Saturday, March 11, 2006

SXSW: Lost And Somewhat Forgotten


For once, my timing was perfect. I landed in Austin, got my baggage, snagged the rental car, fought through traffic, parked on a dirt lot (only $5!) got all my badges, checked in the press counter and plopped in my theatre seat for my first screening at "South by Southwest" - just six minutes before it began.

For me, it was the ideal film to kick off SXSW. Called "The Last Western," it's a documentary about Pioneertown, California, a town built by Hollywood as a set for movie Westerns and then abandoned. The film looks at the fringe-dwelling residents who now inhabit this middle-of-nowhere town. As described in an earlier post, I have an intense pull towards this area and have pondered moving to the nearby town of 29 Palms quite seriously.

So, it was strange to watch a film where I knew most of the characters, been to the places, knew the history and felt the atmosphere described. I'd also been exchanging emails with the director, Chris Deaux, about a man I'd met years earlier who should have been included in this.

It was summer 2001, the afternoon prior to my best friend's wedding. The bridal party was getting pedicures and manicures in Lakewood, California. We'd all finished and were heading to our cars in the parking lot. Someone asked to see Lisa's wedding dress and as she was pulling it out of the trunk, a slow car came around us. No one paid much attention but something made me strike up a conversation with the driver, an old man with a small dog. He wanted to pull over and show me something and it seemed rather urgent.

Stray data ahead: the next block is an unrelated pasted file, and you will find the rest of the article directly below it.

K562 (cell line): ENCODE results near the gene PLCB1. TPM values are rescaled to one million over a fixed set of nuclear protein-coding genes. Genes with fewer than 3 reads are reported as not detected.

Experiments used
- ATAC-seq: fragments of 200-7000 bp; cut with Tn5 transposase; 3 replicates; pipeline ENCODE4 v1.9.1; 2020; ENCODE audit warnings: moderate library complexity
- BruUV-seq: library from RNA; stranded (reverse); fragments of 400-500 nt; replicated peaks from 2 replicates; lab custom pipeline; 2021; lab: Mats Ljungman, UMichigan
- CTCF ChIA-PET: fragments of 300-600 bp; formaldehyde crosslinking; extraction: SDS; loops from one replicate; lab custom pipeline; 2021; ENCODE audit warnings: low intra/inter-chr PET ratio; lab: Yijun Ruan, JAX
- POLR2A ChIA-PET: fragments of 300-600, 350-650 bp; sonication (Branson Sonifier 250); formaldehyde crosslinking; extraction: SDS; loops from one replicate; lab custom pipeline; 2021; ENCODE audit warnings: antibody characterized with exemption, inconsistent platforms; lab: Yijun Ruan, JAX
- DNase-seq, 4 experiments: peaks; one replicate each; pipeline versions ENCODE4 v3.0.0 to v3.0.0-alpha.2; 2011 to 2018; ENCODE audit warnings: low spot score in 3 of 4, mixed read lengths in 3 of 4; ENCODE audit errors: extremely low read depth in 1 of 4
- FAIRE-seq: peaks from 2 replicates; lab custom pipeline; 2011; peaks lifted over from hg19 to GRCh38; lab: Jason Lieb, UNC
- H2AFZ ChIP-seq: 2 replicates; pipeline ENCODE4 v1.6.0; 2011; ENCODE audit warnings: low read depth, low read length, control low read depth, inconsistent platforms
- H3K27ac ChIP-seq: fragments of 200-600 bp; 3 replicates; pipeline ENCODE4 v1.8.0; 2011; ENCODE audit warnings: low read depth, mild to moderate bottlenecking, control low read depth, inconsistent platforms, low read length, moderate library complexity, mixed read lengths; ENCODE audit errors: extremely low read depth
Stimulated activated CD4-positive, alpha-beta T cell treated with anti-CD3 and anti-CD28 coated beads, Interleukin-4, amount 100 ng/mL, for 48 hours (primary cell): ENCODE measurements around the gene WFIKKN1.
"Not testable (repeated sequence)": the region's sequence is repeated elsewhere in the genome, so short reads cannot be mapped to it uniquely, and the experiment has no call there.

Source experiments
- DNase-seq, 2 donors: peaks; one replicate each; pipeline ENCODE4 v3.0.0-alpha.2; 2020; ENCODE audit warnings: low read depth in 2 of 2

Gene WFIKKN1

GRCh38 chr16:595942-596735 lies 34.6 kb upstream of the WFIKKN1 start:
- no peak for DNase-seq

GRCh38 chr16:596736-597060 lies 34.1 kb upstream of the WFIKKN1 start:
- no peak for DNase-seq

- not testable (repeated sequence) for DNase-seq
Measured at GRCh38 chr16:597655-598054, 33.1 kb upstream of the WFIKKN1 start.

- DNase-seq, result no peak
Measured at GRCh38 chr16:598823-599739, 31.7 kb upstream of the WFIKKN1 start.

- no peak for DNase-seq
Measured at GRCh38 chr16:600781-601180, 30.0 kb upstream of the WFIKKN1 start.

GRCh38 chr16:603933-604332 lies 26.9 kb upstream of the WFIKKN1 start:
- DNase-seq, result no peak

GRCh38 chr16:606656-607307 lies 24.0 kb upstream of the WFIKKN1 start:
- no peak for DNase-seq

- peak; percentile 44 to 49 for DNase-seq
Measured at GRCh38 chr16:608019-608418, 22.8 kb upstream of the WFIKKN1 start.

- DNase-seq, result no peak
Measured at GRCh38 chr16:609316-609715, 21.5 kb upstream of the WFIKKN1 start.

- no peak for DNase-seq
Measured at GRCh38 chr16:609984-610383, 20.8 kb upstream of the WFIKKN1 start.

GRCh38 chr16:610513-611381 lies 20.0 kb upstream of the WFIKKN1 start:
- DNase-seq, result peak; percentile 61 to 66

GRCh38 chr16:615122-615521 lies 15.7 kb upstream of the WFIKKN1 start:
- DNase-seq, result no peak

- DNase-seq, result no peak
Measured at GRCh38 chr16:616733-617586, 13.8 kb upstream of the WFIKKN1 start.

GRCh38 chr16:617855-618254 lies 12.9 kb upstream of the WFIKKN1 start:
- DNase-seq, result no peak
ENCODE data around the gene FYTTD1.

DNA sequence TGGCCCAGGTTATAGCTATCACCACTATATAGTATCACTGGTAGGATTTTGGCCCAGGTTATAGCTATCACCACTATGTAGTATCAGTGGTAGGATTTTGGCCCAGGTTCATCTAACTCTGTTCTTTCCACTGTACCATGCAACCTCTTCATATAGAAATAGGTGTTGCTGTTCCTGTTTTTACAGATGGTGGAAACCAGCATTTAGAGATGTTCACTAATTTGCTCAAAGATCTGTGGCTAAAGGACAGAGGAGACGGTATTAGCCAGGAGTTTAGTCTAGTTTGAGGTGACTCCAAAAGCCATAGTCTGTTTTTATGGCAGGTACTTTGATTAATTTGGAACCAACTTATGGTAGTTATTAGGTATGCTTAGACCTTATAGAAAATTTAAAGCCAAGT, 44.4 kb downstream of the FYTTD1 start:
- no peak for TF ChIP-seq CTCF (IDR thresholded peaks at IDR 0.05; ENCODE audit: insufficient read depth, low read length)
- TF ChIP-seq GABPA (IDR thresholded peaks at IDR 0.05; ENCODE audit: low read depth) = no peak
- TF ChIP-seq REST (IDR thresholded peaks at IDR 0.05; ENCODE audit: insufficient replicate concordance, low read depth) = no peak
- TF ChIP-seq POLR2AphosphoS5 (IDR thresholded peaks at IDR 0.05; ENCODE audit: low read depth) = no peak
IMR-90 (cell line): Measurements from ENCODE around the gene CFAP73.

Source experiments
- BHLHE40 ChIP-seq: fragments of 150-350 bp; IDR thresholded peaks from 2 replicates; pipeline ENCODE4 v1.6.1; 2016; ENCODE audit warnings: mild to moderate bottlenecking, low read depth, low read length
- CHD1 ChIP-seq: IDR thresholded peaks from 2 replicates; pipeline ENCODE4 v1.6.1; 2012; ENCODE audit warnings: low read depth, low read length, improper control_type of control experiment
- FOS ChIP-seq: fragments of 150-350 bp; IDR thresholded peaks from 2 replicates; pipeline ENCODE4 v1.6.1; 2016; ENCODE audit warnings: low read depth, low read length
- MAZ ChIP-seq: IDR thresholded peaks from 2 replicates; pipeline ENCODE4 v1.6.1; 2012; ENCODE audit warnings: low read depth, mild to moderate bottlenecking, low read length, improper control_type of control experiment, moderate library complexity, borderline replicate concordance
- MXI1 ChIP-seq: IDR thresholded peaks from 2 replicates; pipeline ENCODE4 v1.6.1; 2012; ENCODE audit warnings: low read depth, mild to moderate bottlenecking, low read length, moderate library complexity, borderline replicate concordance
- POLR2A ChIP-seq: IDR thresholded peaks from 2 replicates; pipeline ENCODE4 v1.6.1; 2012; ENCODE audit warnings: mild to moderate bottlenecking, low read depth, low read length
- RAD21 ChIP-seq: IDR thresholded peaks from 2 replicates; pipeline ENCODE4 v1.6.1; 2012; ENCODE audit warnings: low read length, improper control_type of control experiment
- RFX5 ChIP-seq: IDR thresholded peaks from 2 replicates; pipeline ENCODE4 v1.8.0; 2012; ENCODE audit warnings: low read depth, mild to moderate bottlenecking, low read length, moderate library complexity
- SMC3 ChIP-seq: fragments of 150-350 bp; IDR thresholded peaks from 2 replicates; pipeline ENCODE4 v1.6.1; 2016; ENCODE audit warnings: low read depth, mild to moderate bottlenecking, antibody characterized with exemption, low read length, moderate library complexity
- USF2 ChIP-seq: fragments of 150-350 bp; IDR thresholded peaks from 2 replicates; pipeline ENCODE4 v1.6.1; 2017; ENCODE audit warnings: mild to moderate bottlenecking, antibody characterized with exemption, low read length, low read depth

His name was Shorty Creswell and he introduced me to his small, faithful terrier, Sooner. He opened the trunk and brought out one scrapbook after another, all detailing his life in Pioneertown in the '50 and '60s. He played the scraggly-bearded town drunk, the misfit, the petty thief and spent much of his career being tossed out of saloons and killed in gunfights. He loved every minute of it and clearly, he found life rather dull since then.

He couldn't stop talking and told us (my pal, Diane, was now fascinated as well) about the old days. He and his partner-in-crime, Cactus Kate, went through one adventure after another. "But she died long ago," he said sadly.

Chris and I are trying to get in touch with Shorty so he can come see the film. If you get a chance, please check it out. It's a rare, forgotten slice of California history and it shouldn't have to live in someone's trunk.

3 comments:

Anonymous said...

I'm so excited-- you're there!!! Have great time! Lisa

Jeff Mather said...

Have you ever been to Slab City near Niland in the Imperial Valley? I happened to drive through a couple of years ago (after having my card pulled out of a sand dune by ATV folk...). It's an amazing "fringe" community -- what inspires people to drop out of mainstream society and live in Winnebagos in the middle of the desert? It's a harsh and perplexing world sometimes.

The New York Times has published a couple of articles on the town and its residents over the last few years. They're well worth reading.

ClizBiz said...

Slab City? Never heard of it but will check it out. Why people drop out of mainstream society is becoming less of a mystery to me, actually.

Thanks for the NYT tip, Jeff - I will definitely check out those articles.